With our help Paul met and adopted an adorable, yet undersocialized, pint-sized pup through his local animal shelter.
“This dog was abused,” Paul declares. “He was scared all of the time.”
Sadly, after just two weeks the dog dashed out of an open door and ran away. Paul enlisted the help of a friend and found the dog hiding in the brush alongside a nearby golf course. The dog was elusive and eventually died despite their best efforts to capture him safely.
Paul was devastated. Still, he was determined to give another dog a good home. Once again we helped him find a canine companion.
Soon after, the same shelter contacted Paul about Rambo, an adult Collie mix. The Coast Guard veteran wasted no time visiting the shelter to meet Rambo. He enlisted the same friend who helped him search for his previous dog to go to the shelter with him.
Paul was instantly smitten with Rambo.
“He was so cute, following me around,” Paul recalls. “I asked, ‘Can I get him today?’”
The shelter approved Paul’s application on the spot. Man and dog bonded on their way home in the car.
“He was so friendly, and sleeping in my lap and whatnot.”
In those moments the veteran with a heart for giving and the pup who needed a home became family.
Even the rabbi
Rambo settled into his new home very quickly, to Paul’s amazement.
“The second night – get this,” Paul says excitedly. “I was so surprised he snuggled under the blankets with me.”
And Rambo has been snuggling with Paul ever since. His affectionate personality has earned him many friends, especially in Paul’s local Jewish community.
“He is so great, I couldn’t ask for anything better,” Paul says. “Even my rabbi, he loves the dog, too. A lot of times on the Sabbath I bring him out after service.”
Although Rambo is friendly with adults and children alike, he does not care for other animals. Paul respects Rambo’s boundaries, accepts him as he is, and is thrilled that his adopted pup is so kind to people.
Pandemic-driven isolated has been particularly difficult for Paul. He has spent more time at home because he is elderly and at greater risk of COVID-19 health impacts.
Thankfully, Rambo’s companionship has buoyed the Coast Guard veteran’s spirits.
“He’s just an angel to me.”
However, the summer of 2021 was uniquely challenging. Paul suffered a small stroke. He was hospitalized and ultimately transferred to a rehabilitation center to regain his strength.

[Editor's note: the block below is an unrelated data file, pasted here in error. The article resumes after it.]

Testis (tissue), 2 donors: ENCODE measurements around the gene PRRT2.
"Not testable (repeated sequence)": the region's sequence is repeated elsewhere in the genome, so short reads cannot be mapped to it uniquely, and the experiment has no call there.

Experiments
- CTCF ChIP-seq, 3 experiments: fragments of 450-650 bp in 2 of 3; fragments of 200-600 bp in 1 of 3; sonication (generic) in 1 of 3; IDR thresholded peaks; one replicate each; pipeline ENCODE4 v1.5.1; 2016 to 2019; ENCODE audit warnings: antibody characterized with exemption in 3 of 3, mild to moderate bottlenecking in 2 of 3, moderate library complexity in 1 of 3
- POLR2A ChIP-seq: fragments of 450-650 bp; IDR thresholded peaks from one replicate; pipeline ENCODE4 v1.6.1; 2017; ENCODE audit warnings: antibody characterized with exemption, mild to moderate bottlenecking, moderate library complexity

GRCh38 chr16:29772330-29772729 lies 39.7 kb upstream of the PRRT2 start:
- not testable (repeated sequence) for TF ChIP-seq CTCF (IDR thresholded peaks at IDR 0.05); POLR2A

During this time Paul’s friend and housemate looked after Rambo and, with permission, brought him to the rehabilitation facility to visit Paul. By the time Coast Guard veteran returned home it was as though he and his four-legged family were never apart.
“Even after I was out for six weeks, he didn’t lose time away from me,” he says. “He didn’t lose the friendship. He fell in love with me right away.”
Paul is still recovering from the stroke. Tasks that used to be easy – like opening jars – are more difficult.
“I have to sit back and I can’t do a lot of the things I used to do,” he admits.
But caring for Rambo forces him to take a few walks every day. This is not only good for his physical recovery, but his emotional well being, too.
The veteran with a heart for giving feels grateful to have Rambo giving back to him. His adopted pup seems to know when he is needed most.
Recovering with the community
The healing process is easier when you have an empathetic dog – and network of support. Paul is connected with a group of other disabled veterans through weekly video chats.
“We talk about different problems and we try to help each other out, each individual, and sometimes we bring up things, we try to solve it, we confide in each other,” he says. “We are like a family.”
We continue to check in with Paul to see how he is faring in recovery and if he needs any help. Our team organized a secret get-well card collection to lift his spirits upon his return home from the rehabilitation center.
“I got home after my time [in rehabilitation] and my mail was stacked up high for several weeks.
I had an envelope here, filled with a lot of letters from all over – precious words – when people heard about me being in the hospital, I must have had about 50 addressed to me – California, Florida, New York, New Jersey, people I didn’t even know, it’s incredible, Pets for Patriots really did me good,” Paul says. “It took my heart.”
The veteran with a heart for giving to others has was uplifted by our Pets for Patriots community caring for him. He is thrilled to be a part of the program.
“I’m glad to do this really, it gives me inspiration.”
Unsurprisingly, Paul encourages other veterans to consider visiting a shelter to adopt their new best friend. And he hopes that they do so through our nationwide companion pet adoption program for military veterans.
“I can see it with me, how much of a joy it is with me and Rambo,” he shares. “If it wasn’t for Pets for Patriots I don’t think I would’ve gotten a dog.”